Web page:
What do I need to know before I can study Cosmology. I think I'm going to read this text: http://www.amazon.com/Cosmology-Ste...6822/ref=sr_1_1?ie=UTF8&qid=1328767963&sr=8-1 Cosmology by Steven Weinberg. I'm going to read this College Physics text first by Serway http://www.amazon.com/College-Physi...=sr_1_1?s=books&ie=UTF8&qid=1328767998&sr=1-1 And I will have a good grasp of calculus soon. What other math and physics do I need to know? Also what math does Cosmology employ most?
I sweated over Weinberg's other book on this subject for my MSc project in Astronomy - that's "Gravitation and Cosmology". That's an essential prerequisite. But there are many others! If you look at the first chapter of "Cosmology" in "Look inside" you see that to understand the derivation of equation 1.1.3 you need to understand G & C up to section 13.2. G & C itself requires a lot of background, or at least a lot of "mathematical maturity". For instance, look at the second equation in G&C - it shows the distance between two points in a non-Euclidean geometry, with *no* hand-holding. So if you haven't encountered that kind of geometry before you need to either (i) accept it and move quietly on or (ii) dig into Weinberg's references... and buy another book... which no doubt is equally high level... and requires another book... and another book... I remember haunting the university library and looking through dozens of books in desperate search of some "hand holding", and mathematical background for just about every page of Weinberg. It's that tough. Tougher than anything, except the book you're aiming to read...
If you read the Amazon description of Weinberg's text, it says "it divides into two parts, each of which provides enough material for a one-semester graduate course." If you read the preface of Serway's text (from the link you provided), it says "College Physics is written for a one-year course in introductory physics usually taken by students majoring in biology, the health professions, and other disciplines including environment, earth and social sciences, and technical fields such as architecture. The mathematical techniques in this book...do not include calculus." So there's about 15 college courses separating those two books.
Weinberg's book is probably too advanced for beginning reading, being more appropriate to graduate-level study. You can begin to develop an understanding of the concepts and mathematics of cosmology without it, but eventually you're going to need to study general relativity. It is based on the mathematics differential geometry.
I like Dodelson's "Modern Cosmology". It something that a junior physics major can understand, and once you've finished Dodelson then Weinberg is going to make a lot more sense. One other thing is that it would be helpful if you created a personal wiki page or a blog on the topic. There's a lot of "hand-holding" material on the internet that can get you from point A to point B, and someone needs to organize it, and it could be you. Something that I wish would exist is some sort of hypertext version of advanced physics texts, so that you start with Weinberg, and when you start with something that you are clueless about (which will start on page 2), you click on it, and it eventually it gets you to something that newbies can deal with.
I had the same experience. At the time (and this was in 1989 and involved one of Weinberg's earlier books), I wished someone would invent something where you could read the text of a book, and if there was something that you didn't understand, you could click on the text and some page in some other book would come up and explain to you what you didn't understand, and if you didn't understand that, you'd keep clicking until you found something that makes sense. Anyone hear of any sort of invention like that???? More seriously, the "click one piece of text to get to some other text" problem has been solved. The thing that no one has done (and Wikipedia has gotten closer than anyone else) is to actually work out the links themselves. The frustrating thing is that there is no technological barrier. The barriers are legal and administrative. We haven't got there yet, but we are really, really, really close.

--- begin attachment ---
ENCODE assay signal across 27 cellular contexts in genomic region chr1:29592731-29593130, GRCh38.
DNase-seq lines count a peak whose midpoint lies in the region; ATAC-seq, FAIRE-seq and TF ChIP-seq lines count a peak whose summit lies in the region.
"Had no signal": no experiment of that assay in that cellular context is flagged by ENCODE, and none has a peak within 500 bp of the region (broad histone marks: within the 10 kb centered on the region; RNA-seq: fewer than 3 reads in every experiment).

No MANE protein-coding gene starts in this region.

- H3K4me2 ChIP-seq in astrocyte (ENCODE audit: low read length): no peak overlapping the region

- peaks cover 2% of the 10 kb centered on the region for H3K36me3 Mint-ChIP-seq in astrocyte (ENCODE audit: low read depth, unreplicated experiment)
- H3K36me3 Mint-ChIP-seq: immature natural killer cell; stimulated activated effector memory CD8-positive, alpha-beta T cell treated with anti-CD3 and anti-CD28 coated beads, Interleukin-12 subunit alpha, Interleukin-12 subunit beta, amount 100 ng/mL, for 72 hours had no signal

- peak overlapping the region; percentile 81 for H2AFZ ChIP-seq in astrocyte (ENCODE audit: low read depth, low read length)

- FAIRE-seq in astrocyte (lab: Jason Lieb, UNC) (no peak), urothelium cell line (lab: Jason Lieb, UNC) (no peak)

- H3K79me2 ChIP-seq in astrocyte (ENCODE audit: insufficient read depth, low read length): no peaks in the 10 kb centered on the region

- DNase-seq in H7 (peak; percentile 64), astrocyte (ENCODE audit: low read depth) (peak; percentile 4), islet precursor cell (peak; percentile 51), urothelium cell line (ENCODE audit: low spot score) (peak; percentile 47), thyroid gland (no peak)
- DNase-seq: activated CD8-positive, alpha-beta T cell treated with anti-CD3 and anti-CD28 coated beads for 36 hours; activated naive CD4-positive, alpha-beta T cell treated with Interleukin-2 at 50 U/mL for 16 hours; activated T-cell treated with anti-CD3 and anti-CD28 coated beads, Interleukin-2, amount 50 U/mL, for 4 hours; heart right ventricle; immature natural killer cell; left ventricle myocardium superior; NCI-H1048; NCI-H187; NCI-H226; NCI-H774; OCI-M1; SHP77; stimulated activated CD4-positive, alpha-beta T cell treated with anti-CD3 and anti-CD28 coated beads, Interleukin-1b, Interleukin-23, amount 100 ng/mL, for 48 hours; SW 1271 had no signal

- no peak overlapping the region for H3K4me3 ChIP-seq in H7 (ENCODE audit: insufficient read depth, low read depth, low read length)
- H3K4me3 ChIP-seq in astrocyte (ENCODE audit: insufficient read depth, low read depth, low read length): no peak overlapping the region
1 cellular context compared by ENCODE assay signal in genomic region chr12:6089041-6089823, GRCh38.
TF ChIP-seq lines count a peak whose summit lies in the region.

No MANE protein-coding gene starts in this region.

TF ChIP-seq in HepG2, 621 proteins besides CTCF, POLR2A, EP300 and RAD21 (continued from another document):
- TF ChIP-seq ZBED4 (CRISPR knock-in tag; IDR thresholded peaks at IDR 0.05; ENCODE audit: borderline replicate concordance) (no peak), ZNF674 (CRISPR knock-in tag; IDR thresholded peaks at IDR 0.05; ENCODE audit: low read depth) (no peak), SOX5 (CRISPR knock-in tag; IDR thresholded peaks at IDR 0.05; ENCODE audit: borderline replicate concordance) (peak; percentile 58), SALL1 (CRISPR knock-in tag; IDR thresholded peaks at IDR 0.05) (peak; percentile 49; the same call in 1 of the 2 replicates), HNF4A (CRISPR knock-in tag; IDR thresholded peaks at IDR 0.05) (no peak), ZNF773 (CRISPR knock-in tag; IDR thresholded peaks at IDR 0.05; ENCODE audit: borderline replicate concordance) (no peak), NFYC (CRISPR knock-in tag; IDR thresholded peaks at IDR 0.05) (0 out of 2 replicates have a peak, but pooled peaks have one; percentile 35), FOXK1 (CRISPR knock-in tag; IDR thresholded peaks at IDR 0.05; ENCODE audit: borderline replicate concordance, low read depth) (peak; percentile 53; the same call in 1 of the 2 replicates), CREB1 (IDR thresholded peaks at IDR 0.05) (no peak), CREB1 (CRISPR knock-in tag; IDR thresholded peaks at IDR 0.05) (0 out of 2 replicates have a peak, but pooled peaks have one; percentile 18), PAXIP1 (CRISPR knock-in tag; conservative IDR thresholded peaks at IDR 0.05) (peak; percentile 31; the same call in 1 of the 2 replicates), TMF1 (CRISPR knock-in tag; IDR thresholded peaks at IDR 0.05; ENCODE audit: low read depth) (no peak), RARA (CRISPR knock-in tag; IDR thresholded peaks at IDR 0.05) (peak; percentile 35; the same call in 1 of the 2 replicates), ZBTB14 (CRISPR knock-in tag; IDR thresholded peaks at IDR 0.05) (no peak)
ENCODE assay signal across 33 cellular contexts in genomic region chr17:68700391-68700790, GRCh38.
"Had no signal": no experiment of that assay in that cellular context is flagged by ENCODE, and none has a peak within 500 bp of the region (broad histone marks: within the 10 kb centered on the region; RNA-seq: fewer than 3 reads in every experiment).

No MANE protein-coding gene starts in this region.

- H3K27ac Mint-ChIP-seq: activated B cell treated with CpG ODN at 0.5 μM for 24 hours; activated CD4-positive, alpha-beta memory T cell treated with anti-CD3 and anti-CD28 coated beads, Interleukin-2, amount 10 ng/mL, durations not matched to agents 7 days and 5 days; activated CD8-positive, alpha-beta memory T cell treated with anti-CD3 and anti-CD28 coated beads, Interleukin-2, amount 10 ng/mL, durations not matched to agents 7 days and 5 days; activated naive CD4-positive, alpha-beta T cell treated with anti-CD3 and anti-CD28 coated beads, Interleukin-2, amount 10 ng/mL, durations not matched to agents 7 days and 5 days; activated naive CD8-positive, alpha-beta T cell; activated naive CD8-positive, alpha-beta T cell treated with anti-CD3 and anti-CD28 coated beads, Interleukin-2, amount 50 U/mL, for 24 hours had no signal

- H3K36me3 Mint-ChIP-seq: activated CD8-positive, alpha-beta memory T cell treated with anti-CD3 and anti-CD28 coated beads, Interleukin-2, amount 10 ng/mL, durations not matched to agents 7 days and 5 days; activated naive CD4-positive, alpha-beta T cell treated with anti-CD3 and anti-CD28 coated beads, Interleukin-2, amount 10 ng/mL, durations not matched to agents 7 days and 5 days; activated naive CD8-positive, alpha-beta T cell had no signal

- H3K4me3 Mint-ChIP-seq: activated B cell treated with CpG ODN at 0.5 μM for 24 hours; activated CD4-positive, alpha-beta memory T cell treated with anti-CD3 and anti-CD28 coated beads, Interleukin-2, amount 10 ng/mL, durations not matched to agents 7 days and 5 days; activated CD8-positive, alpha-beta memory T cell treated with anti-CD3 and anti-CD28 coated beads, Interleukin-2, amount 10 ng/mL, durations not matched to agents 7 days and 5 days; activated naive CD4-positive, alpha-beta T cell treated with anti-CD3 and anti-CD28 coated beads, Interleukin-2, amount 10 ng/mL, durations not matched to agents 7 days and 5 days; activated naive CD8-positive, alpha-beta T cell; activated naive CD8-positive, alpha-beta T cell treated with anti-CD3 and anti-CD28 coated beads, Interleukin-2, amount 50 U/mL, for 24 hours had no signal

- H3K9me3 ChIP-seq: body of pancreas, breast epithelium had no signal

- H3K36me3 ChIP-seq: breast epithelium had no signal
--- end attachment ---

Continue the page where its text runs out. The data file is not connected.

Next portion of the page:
Liddle's "An Introduction to Modern Cosmology" is quite readable (and short) as an introductory text. You might also want to complement it with a semi-popular science book [more like a textbook actually] that I really like (some explanations are really good), try Duncan and Tyler "Your Cosmic Context"
No, but it would be seriously cool. Every author tries to keep re-inventing the wheel, thinking that their text will be the best and most self-contained to date (at least for the audience and purpose they are targeting). It would be so much better if instead we could pool together related knowledge from a bunch of different sources, allowing one to build on one's knowledge incrementally without having to search endlessly to find out which book has the background you need to understand the current one that you're supposed to be reading. I think it's a neat concept. I like aspects of Dodelson as well, although it has its drawbacks. For a treatment that is even simpler still, I find that the chapters on cosmology from Galaxy Formation by Malcolm S. Longair to be pretty helpful. It's sort of at the level of "cosmology for observational astronomers." He spends one chapter giving a fairly perfunctory overview of GR, and then introduces the Friedmann equations in the next chapter. He states that they can be derived from the Einstein field equations for the case of an isotropic and homogeneous world model, but does not bother to do so himself. To the OP: for now, if you accept the Friedmann equations as a given, and if you are fairly well-versed in differential equations and calculus, then I think that this might be a good place to start, and you can get pretty far in understanding the properties of the world models and what they predict, as well as a good review of observational cosmology.